‘New Fairy Tales’ Published! Get Your Free Copy!

Hogwarts Professor John Patrick Pazdziora’s book, New Fairy Tales: Essays and Stories, a collection of both critical essays and original fantasy pieces that he edited with Defne Cizarca, is now in print and available for purchase as either a real or an e-Book. To mark the occasion of this important work, whose breadth and depth of critical reach is only matched by the challenging and rewarding contemporary fairy tales it features side by side, FairyTaleMagazine.com is giving away two copies of the book in a promotional exercise. Get thee hither, post haste!

Congratulations, John Patrick, on your PhD from St Andrews University (huzzah!) and the publication of this outstanding collection!

After-Action Report on James Madison University’s Replacing Wands with Quills Conference

On November 10-12, James Madison University in Harrisonburg, VA, hosted a diverse collection of Harry Potter scholars, including our own headmaster John Granger as the keynote speaker, and faculty members Louise Freeman, John Patrick Pazdziora, and Elizabeth Baird Hardy. It was a lovely event that bodes well for future gatherings. Follow me after the jump for my thoughts on the event. I hope my magical brethren will also chime in with their thoughts, especially on sessions I missed, since, unlike Hermione, I can’t be in two places at once.
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Calling Professor McGonagall…2012 Academic Conference in Scotland to Feature Hogwarts Professors

Those of you who hail from the Old World, or who have some frequent flyer points just begging to be used, don’t miss this fantastic opportunity coming up next year! The University of St. Andrews in Scotland is hosting a two-day academic conference to consider the literary depths of the Hogwarts adventures. A Brand of Fictional Magic: Imaginative Empathy in Harry Potter will bring together a wide variety of scholars, including our own Headmaster, John Granger, as a keynote speaker, along with Jessica Tiffin. One of our other HogPros, the esteemed John Patrick Pazdziora, is in charge of the paper proposals, so when you send yours in, I hear he likes Licorice Wands, so perhaps you should sneak in a couple! For the complete announcement and Call for Papers, follow the jump, and we hope many of you will be there next May! [Read more…]

There Be Dragons

[Editor’s Note: Welcome to the next title in the HogPro Book Club: C. S. Lewis’s The Voyage of the Dawn Treader. To get things started, Professor Pazdziora offers some reflections on literary and spiritual themes in the book. So, grab your copy and your reading memories, and get ready for a great series of challenging discussions on The Voyage of the Dawn Treader.]

There Be Dragons

A Reader Remembers
The Voyage of the
Dawn Treader

I know nothing about cartography. So maybe that’s why it’s always seemed to me like a strange and mystical science. There’s poetry in maps. I stare at those squiggled lines and neat text—geological tortures reduced to splotches of ink—the Sahara to Yellow 5 and the Nile to Blue 47—and wonder: have the mapmakers really been there? Did they sketch this from memory? From travellers’ tales?
From dreams?

It’s no surprise, really, that maps are central to modern fantasy literature. Tolkien began it, of course, perhaps following the example of Rider Haggard and the researches of (ahem) Allan Quartermain, or the legendary map that sent Squire Trelawney and the good doctor on their ill-fated adventure.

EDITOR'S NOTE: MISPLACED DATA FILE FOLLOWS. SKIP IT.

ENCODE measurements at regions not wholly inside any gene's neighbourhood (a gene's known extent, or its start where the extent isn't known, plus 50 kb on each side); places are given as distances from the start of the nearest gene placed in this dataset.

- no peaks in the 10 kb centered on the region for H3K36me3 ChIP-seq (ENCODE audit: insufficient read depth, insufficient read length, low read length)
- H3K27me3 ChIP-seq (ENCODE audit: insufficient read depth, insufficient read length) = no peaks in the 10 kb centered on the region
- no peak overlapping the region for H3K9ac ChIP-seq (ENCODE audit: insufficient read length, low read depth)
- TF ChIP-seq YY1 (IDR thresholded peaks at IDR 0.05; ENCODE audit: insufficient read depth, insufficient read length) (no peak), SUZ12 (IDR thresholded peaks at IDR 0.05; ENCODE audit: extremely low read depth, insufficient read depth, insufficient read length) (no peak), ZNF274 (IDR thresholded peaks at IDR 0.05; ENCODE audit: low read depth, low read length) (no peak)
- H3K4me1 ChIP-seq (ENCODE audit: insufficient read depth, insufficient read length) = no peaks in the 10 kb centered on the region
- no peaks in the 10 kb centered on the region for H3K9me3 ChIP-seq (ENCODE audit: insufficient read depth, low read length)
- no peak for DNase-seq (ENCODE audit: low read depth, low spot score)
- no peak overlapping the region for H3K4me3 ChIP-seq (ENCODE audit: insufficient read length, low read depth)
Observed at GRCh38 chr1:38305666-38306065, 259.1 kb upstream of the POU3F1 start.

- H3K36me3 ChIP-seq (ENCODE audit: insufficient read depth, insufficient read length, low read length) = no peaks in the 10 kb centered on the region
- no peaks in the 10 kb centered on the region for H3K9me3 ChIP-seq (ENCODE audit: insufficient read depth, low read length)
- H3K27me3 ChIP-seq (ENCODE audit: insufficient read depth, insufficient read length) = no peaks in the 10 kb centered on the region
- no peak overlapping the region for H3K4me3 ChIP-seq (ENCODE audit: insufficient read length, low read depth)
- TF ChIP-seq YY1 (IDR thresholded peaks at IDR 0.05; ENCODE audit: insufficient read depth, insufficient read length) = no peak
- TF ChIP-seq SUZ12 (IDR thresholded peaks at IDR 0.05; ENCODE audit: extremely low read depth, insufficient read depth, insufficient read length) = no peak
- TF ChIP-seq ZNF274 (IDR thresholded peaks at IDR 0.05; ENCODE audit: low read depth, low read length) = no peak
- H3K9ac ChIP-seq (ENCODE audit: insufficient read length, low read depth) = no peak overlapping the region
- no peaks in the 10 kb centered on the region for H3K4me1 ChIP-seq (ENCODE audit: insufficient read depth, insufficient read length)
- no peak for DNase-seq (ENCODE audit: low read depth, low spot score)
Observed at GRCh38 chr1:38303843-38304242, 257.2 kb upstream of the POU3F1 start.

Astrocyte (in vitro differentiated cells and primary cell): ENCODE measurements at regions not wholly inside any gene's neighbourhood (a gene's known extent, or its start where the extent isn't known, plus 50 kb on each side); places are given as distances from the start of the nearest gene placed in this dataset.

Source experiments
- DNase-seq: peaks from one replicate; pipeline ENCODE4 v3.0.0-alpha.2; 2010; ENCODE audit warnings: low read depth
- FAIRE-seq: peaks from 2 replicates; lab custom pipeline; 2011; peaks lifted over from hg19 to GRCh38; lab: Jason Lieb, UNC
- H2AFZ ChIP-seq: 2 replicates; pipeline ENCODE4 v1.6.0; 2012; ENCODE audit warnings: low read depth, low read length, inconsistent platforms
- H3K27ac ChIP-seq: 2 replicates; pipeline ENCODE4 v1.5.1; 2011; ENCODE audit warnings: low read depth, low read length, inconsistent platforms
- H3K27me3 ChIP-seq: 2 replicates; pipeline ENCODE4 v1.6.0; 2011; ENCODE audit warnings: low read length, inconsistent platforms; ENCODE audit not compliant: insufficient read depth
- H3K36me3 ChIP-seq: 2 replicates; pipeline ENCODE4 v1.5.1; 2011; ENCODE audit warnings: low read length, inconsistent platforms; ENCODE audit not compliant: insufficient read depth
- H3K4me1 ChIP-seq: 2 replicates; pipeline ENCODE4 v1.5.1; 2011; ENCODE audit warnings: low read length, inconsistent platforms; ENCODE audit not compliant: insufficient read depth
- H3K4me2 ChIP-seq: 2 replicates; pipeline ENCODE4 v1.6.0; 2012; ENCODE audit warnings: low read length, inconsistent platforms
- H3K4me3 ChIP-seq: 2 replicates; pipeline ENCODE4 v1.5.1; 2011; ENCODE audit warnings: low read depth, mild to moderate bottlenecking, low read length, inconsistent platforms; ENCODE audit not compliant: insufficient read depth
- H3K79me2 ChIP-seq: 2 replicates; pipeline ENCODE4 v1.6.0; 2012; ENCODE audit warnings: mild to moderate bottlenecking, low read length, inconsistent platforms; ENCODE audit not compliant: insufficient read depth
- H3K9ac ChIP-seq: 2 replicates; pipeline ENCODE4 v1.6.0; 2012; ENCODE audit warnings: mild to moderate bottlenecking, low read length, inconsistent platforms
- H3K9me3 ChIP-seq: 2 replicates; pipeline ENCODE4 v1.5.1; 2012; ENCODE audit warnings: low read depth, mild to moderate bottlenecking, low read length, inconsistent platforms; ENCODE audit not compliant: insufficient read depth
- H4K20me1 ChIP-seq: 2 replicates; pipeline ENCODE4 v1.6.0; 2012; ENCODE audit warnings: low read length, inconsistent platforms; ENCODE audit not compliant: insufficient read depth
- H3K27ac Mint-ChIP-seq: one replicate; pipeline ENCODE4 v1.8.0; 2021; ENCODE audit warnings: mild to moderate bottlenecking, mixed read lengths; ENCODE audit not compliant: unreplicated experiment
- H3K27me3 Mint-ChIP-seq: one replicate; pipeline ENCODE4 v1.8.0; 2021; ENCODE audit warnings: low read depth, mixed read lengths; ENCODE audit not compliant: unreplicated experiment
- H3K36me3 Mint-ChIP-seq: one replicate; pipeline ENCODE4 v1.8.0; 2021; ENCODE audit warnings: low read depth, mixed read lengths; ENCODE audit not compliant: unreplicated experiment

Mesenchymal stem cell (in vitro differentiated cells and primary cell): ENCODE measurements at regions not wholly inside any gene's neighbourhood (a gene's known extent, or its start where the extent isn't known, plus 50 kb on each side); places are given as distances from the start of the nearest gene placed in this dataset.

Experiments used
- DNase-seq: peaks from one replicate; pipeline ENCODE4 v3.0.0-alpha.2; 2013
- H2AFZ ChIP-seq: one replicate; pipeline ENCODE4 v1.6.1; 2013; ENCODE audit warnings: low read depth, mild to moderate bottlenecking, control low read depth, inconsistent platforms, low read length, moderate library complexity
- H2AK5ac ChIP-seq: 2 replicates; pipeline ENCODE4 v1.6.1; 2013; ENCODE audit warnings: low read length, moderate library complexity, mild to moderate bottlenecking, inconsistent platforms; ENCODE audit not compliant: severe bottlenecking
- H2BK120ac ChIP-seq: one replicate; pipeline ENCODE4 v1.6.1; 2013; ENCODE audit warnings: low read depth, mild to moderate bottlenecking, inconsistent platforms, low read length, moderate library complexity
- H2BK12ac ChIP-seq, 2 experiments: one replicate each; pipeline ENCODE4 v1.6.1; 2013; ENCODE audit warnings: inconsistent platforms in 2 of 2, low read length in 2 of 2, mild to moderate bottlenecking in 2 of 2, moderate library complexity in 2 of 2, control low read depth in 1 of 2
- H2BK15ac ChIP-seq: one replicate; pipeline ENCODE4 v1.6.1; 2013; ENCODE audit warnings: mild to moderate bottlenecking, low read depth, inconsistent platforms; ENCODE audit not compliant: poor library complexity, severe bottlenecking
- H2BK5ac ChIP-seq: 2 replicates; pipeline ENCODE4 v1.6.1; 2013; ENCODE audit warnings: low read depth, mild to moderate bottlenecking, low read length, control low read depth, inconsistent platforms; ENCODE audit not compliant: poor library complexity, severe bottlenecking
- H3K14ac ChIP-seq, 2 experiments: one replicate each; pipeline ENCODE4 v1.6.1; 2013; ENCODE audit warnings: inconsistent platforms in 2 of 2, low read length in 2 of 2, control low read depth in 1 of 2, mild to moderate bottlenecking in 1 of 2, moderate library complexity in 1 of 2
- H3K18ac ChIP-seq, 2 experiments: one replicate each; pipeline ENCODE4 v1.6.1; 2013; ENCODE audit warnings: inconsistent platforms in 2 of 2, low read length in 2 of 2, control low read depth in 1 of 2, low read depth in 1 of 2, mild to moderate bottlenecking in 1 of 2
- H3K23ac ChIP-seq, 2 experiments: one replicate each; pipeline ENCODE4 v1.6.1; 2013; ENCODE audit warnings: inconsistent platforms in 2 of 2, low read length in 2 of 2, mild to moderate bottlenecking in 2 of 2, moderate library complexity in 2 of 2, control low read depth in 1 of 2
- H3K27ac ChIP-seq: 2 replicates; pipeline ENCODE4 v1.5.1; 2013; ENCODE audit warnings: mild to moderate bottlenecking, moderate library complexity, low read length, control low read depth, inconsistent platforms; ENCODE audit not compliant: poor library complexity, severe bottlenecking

Any edition of The Lord of the Rings is incomplete without a large foldout of Christopher Tolkien’s painstaking and perfect maps of the Shire, Middle-Earth, and Mordor. Bilbo Baggins began his adventure with a map, of course. A map that showed where the treasure was hidden, a map with a secret door. And on the edge of the map—at the end of the journey—was the dragon.

And so the mapmakers gave us the warning:

Here there be dragons.

That was the legend on the edges of maps, the signifier that admitted fear of the unknown. The ancient cartographers drew dragons around the boundaries of the world. The quarters inaccessible to human voyagers were realms of deathly peril. Sea Serpents. Giant Squid. Sirens. Kraken. And dragons.

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Prof. John Patrick Pazdziora: Worlds of Words

‘Welcome back to Hogwarts after our Christmas break! Before we tuck into our New Year’s Eve Eve Feast [editor’s note: Yes, Hogwarts is on the Julian Calendar], I wish to introduce our new Magical Language Arts Teacher, Professor John Patrick Pazdziora, on loan from nearby St. Andrew’s University, where he studies Muggle fantasy alongside our non-magical brethren. He will be filling the revived Lake Poets Chair in Literary Alchemy, long neglected, and his classes will be open to all those attempting the Eloquence and Imagination N.E.W.T. — although I must caution older student that you must have attained an Outstanding on your O.W.L. if you wish to take his Advanced Spell Composition class. I have asked him to give us a short talk tonight to introduce his research as we sup on soup and before the main courses are served. I give you Hogwarts Professor Pazdziora.”

Thank you, Headmaster. I am honoured both by the appointment and by the overwhelming kindness of your welcome. As I–like the rest of you–am far more interested in what we are about to eat than what I am about to say, I shall be brief to the point of near silence. You shall not–alas!–always be so fortunate when I speak.

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